(199) Byblis

199 Byblis
199Byblis (Lightcurve Inversion).png
A three-dimensional model of 199 Byblis based on its light curve.
Discovery
Discovered byC. H. F. Peters, 1879
Discovery date9 July 1879
Designations
(199) Byblis
Pronunciation/ˈbɪblɪs/[1]
Main belt
AdjectivesByblian /ˈbɪbliən/[2]
Orbital characteristics[3]
Epoch 31 July 2016 (JD 2457600.5)
Uncertainty parameter 0
Observation arc136.39 yr (49817 d)
Aphelion3.7367 AU (559.00 Gm)
Perihelion2.5996 AU (388.89 Gm)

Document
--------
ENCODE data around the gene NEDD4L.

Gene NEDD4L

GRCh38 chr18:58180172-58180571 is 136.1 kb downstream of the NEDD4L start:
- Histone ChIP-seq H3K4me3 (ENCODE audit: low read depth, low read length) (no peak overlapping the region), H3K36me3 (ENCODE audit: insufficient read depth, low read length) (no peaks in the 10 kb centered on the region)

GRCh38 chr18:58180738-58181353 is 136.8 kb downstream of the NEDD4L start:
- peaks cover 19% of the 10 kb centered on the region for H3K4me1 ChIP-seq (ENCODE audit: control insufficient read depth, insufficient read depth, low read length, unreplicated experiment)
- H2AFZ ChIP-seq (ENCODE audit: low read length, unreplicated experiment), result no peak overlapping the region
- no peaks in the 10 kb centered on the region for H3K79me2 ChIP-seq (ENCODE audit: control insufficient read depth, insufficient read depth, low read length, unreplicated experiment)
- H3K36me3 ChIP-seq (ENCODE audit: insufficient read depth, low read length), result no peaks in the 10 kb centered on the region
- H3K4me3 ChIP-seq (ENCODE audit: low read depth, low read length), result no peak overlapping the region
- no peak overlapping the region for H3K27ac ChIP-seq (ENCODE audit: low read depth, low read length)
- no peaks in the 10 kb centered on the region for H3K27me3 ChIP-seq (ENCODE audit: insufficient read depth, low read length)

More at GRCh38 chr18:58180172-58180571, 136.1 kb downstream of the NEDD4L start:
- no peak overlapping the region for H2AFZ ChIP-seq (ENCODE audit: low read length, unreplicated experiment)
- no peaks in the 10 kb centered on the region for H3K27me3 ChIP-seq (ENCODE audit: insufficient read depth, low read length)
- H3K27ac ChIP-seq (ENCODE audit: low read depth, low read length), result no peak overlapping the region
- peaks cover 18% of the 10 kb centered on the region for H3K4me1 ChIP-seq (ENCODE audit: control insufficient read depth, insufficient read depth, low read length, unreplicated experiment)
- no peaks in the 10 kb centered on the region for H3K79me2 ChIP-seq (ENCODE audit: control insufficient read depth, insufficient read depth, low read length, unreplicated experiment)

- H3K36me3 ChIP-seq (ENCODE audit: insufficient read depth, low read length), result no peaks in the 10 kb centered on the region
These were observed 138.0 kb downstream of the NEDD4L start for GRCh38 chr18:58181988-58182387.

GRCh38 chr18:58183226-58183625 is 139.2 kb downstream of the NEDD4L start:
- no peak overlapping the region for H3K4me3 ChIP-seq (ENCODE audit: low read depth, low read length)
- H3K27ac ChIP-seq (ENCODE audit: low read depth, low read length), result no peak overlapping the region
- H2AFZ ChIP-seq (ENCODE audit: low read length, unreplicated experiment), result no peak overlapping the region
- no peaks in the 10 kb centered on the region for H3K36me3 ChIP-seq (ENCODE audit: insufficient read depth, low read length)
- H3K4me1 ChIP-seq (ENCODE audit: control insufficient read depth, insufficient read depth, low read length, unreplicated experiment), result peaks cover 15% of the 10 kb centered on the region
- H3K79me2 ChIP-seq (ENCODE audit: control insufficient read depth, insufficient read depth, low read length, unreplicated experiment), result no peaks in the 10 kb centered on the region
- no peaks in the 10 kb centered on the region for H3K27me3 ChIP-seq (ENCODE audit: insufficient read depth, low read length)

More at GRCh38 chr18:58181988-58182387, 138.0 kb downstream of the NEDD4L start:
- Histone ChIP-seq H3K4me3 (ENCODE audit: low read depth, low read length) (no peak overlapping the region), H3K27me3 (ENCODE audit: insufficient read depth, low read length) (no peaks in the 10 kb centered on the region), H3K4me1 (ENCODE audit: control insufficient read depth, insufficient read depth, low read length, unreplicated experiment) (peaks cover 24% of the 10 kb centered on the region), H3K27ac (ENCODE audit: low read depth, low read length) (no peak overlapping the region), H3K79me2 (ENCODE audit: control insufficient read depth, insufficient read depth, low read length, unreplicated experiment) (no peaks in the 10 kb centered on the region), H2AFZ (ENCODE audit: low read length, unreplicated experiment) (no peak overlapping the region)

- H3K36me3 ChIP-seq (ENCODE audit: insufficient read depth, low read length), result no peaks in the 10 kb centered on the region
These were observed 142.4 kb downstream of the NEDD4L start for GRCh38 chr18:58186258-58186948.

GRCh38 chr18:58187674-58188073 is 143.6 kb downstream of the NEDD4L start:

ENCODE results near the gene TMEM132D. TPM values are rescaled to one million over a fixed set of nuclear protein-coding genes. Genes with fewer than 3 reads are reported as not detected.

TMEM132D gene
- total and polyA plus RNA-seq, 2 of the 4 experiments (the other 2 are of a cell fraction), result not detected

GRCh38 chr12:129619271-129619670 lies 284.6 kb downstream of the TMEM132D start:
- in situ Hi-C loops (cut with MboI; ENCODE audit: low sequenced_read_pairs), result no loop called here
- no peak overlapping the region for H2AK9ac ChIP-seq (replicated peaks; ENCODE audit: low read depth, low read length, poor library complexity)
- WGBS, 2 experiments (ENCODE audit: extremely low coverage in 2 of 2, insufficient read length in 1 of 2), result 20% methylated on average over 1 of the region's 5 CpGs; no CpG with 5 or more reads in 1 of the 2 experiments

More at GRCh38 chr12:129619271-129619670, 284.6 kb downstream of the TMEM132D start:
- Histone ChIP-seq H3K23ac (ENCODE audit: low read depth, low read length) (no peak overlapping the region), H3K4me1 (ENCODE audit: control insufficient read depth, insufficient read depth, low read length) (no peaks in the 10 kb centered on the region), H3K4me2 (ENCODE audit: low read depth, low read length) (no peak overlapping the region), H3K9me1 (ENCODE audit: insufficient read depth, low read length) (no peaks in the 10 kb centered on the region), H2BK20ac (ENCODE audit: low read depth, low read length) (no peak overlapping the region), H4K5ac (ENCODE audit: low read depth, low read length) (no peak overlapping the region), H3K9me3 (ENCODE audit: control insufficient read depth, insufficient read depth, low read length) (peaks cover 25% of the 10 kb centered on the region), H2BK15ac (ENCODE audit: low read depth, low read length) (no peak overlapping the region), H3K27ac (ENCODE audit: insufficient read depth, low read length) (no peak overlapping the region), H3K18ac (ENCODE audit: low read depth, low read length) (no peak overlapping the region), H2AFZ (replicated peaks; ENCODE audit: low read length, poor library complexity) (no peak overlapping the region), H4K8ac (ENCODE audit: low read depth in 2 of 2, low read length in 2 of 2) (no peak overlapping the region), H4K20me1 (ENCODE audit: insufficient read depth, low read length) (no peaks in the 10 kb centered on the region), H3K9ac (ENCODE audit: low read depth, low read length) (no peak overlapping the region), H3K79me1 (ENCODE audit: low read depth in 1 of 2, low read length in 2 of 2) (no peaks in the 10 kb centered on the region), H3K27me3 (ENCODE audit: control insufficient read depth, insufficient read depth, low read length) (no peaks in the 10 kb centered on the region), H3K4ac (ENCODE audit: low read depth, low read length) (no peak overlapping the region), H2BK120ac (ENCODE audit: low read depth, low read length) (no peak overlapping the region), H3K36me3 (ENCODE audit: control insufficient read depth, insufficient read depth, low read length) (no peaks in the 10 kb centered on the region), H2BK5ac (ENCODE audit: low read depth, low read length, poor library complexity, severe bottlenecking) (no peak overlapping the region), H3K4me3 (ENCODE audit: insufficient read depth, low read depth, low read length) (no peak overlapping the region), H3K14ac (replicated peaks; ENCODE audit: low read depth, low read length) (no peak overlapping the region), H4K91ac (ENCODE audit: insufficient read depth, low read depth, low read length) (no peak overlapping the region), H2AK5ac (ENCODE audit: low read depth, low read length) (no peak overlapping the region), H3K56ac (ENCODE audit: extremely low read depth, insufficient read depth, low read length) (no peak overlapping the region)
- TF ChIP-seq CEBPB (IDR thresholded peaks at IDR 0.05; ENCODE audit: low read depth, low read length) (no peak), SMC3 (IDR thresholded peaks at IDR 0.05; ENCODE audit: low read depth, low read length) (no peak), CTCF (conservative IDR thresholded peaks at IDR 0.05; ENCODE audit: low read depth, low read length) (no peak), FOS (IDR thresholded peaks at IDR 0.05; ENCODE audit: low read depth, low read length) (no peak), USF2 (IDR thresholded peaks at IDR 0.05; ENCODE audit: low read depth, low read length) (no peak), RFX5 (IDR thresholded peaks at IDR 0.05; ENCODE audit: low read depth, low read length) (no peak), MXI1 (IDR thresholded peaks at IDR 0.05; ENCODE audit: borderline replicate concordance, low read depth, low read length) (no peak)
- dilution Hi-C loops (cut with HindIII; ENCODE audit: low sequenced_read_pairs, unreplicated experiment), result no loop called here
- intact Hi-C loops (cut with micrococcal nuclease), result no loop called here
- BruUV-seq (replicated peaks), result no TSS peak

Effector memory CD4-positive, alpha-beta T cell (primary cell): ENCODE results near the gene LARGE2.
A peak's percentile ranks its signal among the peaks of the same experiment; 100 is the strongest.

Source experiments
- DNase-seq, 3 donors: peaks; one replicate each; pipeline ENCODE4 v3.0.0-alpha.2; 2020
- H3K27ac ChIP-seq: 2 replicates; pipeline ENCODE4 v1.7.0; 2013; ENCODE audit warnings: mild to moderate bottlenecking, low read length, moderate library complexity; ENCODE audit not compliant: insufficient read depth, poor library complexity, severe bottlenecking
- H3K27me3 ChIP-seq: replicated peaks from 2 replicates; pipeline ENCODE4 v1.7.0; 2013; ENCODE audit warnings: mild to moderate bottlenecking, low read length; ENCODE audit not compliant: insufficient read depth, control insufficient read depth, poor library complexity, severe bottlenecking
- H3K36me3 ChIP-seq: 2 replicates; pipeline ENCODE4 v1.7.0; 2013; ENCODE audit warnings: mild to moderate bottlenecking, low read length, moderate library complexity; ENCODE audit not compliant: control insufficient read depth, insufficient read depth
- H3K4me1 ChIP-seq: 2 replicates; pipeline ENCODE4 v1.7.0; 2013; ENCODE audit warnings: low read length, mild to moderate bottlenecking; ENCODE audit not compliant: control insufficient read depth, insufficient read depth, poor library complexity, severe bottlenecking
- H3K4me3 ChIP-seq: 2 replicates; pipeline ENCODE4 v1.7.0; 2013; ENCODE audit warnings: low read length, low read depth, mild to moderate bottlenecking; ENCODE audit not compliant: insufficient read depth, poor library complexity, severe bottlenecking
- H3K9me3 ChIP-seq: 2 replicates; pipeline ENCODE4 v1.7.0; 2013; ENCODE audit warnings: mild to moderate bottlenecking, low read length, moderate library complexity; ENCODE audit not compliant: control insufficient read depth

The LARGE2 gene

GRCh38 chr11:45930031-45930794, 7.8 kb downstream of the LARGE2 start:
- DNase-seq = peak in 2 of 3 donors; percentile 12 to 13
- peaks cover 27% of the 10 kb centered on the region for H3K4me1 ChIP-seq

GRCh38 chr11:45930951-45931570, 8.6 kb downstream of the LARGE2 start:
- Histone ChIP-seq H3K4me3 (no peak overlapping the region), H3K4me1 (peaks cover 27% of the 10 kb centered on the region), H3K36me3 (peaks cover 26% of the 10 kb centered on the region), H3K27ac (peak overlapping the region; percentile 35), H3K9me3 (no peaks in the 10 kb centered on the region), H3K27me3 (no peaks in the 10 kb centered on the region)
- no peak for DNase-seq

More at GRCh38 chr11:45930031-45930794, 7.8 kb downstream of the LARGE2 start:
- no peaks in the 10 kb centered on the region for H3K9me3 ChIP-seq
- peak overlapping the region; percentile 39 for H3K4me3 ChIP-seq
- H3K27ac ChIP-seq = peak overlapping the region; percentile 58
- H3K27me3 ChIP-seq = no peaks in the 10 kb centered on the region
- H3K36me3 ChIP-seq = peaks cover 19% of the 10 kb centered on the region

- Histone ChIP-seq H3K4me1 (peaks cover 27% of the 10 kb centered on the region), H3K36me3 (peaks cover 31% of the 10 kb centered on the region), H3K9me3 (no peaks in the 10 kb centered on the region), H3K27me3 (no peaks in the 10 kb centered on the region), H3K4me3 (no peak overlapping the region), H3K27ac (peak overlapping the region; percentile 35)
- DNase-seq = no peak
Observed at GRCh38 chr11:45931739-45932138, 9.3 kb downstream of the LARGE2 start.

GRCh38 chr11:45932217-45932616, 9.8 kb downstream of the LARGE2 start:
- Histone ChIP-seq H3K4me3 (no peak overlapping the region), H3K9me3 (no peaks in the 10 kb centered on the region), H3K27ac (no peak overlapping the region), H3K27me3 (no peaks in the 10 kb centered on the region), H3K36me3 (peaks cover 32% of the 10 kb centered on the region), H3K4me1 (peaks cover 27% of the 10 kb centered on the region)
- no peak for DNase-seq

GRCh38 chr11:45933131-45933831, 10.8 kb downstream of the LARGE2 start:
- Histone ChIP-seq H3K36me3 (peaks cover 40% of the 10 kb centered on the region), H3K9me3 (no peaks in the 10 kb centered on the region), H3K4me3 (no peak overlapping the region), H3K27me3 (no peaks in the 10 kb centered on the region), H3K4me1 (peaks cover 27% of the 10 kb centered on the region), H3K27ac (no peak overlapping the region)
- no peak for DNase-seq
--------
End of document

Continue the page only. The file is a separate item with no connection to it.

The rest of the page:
3.1682 AU (473.96 Gm)
Eccentricity0.17946
5.64 yr (2059.7 d)
86.623°
0° 10m 29.208s / day
Inclination15.474°
88.589°
180.18°
Earth MOID1.58338 AU (236.870 Gm)
Jupiter MOID1.372 AU (205.2 Gm)
TJupiter3.122
Physical characteristics[4]
Mean radius
38.06±0.30 km
5.2201 h (0.21750 d)
0.11±0.01
8.5

199 Byblis (minor planet designation: 199 Byblis) is a medium-sized main belt asteroid.

It was discovered by C. H. F. Peters on July 9, 1879, in Clinton, New York and named after Byblis, an incestuous lover in Greek mythology.

References[]

  1. ^ Benjamin Smith (1903) The Century Dictionary and Cyclopedia
  2. ^ The works of Lucian (1780)
  3. ^ "199 Byblis". JPL Small-Body Database. NASA/Jet Propulsion Laboratory. Retrieved 6 May 2016.
  4. ^ JPL Small-Body Database Browser

External links[]